by Iain on April 24, 2007
Of course there are brilliant people in advertising who ‘get it’ too. And blatantly you don’t have to be a web-obsessed geek to come up with interesting interactive ideas. But naturally it becomes easier to consider this world if you spend some time in it. So, at the very least, you understand a few of its basic rules.
It helps to appreciate what makes a great game. Or be able to feel the difference between a good application and a lousy one. To understand how important online relationships are to people. To have lived a day in Second Life before recommending it as the solution to a problem. To be a user who generates content and not a marketeer who just hypothesises about it. The list goes on…
I read an interesting quote recently, I forget where. But the point was that almost anyone could have a go at coming up with TV advertising ideas – we’ve all sat through so many commercials in our lives the techniques and language of TV ads are part of mainstream culture (I’ve got no doubt at all that they’d be second rate rubbish, but there’s something in the thought).
On the flipside, your average teenager with MySpace/Bebo/Facebook pages is way more qualified to come up with ideas around social networks than most boardrooms full of marketeers.
I think you get the point.
From what I can see, lots of the people who really live and love this stuff have taken refuge in small digital agencies. They wouldn’t survive in a place where their Internet access was subject to WPP Group firewalls (although they’d probably hack a way around it). They need to be allowed to run instant messenger and install applications on their own machines. They’re also more comfortable knowing that they can survive being just a little bit nerdy and their obscure cybercultural references will be understood by most people, not just the IT work experience guy.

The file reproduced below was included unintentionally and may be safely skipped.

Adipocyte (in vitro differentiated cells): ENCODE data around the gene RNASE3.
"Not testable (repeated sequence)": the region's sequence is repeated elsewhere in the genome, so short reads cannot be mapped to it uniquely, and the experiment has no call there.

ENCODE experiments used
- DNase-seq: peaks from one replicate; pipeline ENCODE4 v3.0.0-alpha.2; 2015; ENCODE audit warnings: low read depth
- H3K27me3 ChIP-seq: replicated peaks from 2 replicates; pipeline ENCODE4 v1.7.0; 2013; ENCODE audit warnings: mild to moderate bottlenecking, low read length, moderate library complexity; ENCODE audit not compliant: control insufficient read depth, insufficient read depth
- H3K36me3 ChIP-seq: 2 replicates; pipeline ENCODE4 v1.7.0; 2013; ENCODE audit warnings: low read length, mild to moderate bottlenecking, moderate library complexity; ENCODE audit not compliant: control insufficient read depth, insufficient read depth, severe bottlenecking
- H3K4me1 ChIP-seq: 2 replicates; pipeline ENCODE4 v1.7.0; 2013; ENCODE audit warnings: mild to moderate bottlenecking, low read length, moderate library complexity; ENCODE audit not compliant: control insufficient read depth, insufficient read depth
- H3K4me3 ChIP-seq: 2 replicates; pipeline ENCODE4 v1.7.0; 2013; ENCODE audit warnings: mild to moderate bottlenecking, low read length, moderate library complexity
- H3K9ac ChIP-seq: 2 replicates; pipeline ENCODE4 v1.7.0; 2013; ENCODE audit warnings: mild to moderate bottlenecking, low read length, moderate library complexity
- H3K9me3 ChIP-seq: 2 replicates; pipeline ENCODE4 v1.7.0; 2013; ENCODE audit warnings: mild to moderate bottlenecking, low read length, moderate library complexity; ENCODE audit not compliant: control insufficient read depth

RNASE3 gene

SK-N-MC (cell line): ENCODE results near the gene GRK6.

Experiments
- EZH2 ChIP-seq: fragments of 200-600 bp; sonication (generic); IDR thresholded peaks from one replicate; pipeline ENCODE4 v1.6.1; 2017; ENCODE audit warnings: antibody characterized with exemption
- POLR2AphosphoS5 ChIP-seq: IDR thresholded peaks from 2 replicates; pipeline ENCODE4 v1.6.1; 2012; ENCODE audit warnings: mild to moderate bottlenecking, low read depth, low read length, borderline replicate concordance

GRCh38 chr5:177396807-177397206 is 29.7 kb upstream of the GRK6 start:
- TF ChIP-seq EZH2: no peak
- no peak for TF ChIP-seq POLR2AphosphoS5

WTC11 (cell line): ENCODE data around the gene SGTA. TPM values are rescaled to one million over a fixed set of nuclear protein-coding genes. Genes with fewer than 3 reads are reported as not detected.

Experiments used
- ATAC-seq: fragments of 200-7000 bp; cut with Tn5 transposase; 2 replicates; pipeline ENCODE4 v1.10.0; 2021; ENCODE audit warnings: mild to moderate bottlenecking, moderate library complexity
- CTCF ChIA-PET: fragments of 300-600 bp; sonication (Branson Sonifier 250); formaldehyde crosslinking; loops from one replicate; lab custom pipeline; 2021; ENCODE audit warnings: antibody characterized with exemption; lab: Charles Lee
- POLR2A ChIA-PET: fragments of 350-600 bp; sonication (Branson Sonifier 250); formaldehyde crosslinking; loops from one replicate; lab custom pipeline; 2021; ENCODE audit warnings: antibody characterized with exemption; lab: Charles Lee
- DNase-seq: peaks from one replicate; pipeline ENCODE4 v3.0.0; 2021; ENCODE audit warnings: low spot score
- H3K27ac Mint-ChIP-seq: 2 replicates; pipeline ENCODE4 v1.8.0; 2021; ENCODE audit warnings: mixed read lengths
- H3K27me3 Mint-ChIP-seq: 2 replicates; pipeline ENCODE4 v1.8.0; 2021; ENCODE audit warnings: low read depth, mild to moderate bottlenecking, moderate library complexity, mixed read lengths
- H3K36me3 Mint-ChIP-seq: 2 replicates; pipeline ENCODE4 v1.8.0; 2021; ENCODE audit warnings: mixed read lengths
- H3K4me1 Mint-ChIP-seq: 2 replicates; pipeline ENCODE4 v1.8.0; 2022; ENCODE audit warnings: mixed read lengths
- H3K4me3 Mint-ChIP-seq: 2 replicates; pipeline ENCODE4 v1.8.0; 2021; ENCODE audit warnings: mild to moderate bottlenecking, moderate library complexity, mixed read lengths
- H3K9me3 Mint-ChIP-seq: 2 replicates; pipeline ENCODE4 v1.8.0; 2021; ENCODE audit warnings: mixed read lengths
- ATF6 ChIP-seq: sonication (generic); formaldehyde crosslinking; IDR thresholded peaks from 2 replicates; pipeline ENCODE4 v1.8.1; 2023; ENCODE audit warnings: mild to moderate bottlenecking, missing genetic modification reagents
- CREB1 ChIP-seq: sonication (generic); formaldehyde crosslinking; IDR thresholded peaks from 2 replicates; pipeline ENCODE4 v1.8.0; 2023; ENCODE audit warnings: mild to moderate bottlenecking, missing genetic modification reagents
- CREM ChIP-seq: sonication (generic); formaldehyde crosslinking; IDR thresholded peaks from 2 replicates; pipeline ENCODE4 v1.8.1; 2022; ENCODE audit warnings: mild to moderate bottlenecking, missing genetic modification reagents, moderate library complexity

Of course this will change, and I’ve got no idea where the talented young creatives who’ve lived their whole lives with this stuff will gravitate towards over the next few years. I’m guessing they’ll head for the places where they feel understood and the places with the best opportunities. Who knows whether these will be the same places?
If you’re excited by the possibilities of digital, there’s nothing like having a team around you who are all connected, online people. People who share an enjoyment of constant change and upheaval instead of fearing it.
Digital is fun.
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